For the first time in six years, Monmouth finished a basketball game with more points than Quinnipiac.
The Bobcats had won 10 in a row in this series between former Northeast Conference rivals who made the jump to the MAAC together prior to the 2013-14 season, but today was Monmouth’s day as the Hawks came away with the 88-74 victory.
With revenge on their minds, Monmouth opened the game with a flourish. The Hawks jumped out to a 12-0 lead in the game’s first three minutes, but were held without a field goal for the next 5:14 as Quinnipiac stormed back to knot the score at 13.
Although the Hawks led by just two at halftime, a 10-2 run midway through the second half helped them open an 11 point lead with 6:40 to play. Quinnipiac could never get the lead below six the rest of the way, and Monmouth earned their first victory in this series with the Bobcats since January 2, 2010.
Here are three thoughts from Quinnipiac’s end of the court. Click here for Tony Graham’s thoughts on Monmouth and their victory.
Chaise Daniels returned to solidify the frontcourt. Quinnipiac’s chief energy source returned to the court for the first time since December 4 when he suffered a right leg injury early in the Bobcats’ loss at Niagara. The sophomore forward notched six points and five rebounds in 16 minutes of action in his return.
“I had no idea how it would go,” head coach Tom Moore said of Daniels’ return. “I was going to have to see how the game was playing out. He looked great, his competitive level was high, and his energy was high. The 16 minutes today was perfect just to get his feet wet.”
Daniels’ presence was a welcome sign for the Bobcats, who have been forced to rely upon inexperienced players to lead their front line. Junior college transfer Donovan Smith has shown great potential in his first year at the Division I level, but has been inconsistent as the lead option during Daniels’ injury. He has averaged 10.6 ppg and 7.3 rpg in a starting role since Daniels went down, but went scoreless and without a rebound in Saturday’s loss.
On the other hand, freshman Abdulai Bundu achieved his second double-double of the season with 12 points and 12 rebounds and has averaged 8.8 ppg and 7.9 rpg in Daniels’ absence. If Daniels can return to form, his presence will certainly allow his teammates to settle back into more familiar roles.
The backcourt showed up, but it has to be more consistent. Quinnipiac’s volatile first half was marked by a distinct high point and low point. The high was a lights-out 20 minutes from junior college transfer Daniel Harris. Harris put up 14 points in the half and shot 4-for-5 from behind the arc, his only blemish a half-court heave at the buzzer which bounced off the side of the rim.
“Danny made a couple of shots to just let us get our bearings,” Moore said of Harris. “He’s a guy who’s been a catch and shoot guy for most of his life and we’re trying to expand and layer his game. Let him get more confidence with his handle, his ability to put it down and get past some guys, and maybe create for some guys.”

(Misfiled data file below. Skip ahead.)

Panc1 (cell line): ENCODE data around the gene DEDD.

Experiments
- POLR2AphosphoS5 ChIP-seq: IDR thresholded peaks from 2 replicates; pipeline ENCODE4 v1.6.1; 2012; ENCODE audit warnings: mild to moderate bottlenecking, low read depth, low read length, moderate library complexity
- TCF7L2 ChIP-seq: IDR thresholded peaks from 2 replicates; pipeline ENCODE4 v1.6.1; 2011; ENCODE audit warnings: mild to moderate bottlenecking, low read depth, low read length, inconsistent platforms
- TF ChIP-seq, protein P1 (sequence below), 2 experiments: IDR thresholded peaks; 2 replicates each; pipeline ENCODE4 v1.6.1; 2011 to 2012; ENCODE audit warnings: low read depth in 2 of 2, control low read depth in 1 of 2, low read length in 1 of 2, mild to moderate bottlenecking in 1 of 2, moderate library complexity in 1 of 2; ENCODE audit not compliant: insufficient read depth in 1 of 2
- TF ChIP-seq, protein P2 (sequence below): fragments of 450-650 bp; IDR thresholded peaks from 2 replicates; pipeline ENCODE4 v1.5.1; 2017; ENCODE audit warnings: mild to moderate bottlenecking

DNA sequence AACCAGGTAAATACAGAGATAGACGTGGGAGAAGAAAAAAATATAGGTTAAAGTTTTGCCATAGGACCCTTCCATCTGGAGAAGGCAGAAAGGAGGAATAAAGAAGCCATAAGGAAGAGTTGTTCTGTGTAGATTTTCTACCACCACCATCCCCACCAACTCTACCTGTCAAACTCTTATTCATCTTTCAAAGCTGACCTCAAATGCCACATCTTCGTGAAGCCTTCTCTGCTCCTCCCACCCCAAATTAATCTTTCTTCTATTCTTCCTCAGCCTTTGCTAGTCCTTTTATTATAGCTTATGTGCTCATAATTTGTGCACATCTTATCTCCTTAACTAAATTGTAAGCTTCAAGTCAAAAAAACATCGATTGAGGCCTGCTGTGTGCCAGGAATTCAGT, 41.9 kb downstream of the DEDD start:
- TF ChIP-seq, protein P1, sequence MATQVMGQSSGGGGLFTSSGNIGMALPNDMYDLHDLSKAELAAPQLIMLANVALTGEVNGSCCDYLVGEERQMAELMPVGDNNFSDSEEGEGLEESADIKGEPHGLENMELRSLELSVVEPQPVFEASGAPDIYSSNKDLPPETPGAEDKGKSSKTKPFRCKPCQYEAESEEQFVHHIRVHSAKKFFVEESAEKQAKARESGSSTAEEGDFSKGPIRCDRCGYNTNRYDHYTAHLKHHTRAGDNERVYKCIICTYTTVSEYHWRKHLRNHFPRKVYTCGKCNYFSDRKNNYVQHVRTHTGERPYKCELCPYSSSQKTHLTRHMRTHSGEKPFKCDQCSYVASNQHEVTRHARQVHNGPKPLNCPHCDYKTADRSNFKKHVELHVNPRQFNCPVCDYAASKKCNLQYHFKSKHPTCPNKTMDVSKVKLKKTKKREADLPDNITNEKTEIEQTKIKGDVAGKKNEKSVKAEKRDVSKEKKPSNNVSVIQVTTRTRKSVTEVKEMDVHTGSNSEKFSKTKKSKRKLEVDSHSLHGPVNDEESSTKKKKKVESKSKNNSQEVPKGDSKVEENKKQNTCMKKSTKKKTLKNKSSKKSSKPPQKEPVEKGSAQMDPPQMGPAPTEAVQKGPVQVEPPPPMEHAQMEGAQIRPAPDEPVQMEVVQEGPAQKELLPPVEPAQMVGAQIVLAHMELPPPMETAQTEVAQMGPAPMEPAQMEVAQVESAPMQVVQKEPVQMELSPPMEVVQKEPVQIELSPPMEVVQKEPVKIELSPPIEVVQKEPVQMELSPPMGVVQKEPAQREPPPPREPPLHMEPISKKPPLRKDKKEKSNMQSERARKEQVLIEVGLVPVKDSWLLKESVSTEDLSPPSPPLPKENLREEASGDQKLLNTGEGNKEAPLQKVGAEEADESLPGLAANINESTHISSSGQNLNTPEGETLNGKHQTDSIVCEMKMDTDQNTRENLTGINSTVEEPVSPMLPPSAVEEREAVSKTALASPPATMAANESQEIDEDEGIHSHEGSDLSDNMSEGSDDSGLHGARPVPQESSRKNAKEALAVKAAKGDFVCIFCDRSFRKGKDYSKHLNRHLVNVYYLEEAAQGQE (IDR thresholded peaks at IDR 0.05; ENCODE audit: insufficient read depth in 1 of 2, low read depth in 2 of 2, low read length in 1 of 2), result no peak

In contrast to Harris’ dominance, the Bobcats’ low point came when leading scorer Gio McLean picked up his second foul less than four minutes into the contest. Moore, who normally has a strict rule against putting players back in the game with two fouls, admitted he planned to reinsert McLean if not for strong play at the point from his secondary guards.
Ayron Hutton and Dimitri Floras shared the duty of running the offense for the remainder of the half, and while neither lit up the scoreboard, each sophomore picked up a pair of assists.
“They did great in the first half,” Moore said of his backup guards. “I was thrilled with how they played. When we took Gio out with the two fouls down 12, I was thinking I was going to have to put him back in. It goes against what I usually do, but I was going to have to put him back in.”
The script flipped for McLean and Harris in the second half. After ending the first frame scoreless in his limited minutes, McLean poured in 15 in the second. In contract, Harris was all but shut down. The junior added just five points in the second half, his only field goal a 3-pointer in the final minute.
“We didn’t do a good job on him in the first half,” Monmouth head coach King Rice said of Harris. “We knew he was a good shooter, but we didn’t give him the ‘Ray Allen’ moniker yet. Then in the second half he had the ‘Ray Allen’ moniker so we had to be a little bit closer and try not to let him get clean looks, and I think our guys did a much better job.”
The pieces are beginning to fit. Quinnipiac began this season with a host of changes: a new Athletic Director, new coaches and staff, and seven new players. The individual pieces have not yet come together to form a well-oiled machine, but there are signs the team is beginning to turn a corner despite their 2-3 MAAC record.
“No doubt,” Moore said when asked if he sensed the team coming around. “I like our morale, our enthusiasm, how we’re competing for each other now. I’m excited to come to practice every day. There are a lot of things we have to get better at, but they make it fun.”
There are still three weeks to get through in January, but Moore’s team have had a tradition of success in February. The Bobcats are 38-10 over the last six years in the second month of the year, and it’s no coincidence. That is traditionally when players settle into their roles and become more comfortable and confident in their responsibilities.
Again, there are plenty of games to be played between now and then, but it’s something to keep in mind if Quinnipiac puts the pieces together over the next three weeks, especially since four of the Bobcats’ five remaining January games are played at home.
Vincent Simone covers Quinnipiac, the MAAC, and Hofstra among others for Big Apple Buckets. You can follow him on Twitter @VTSimone.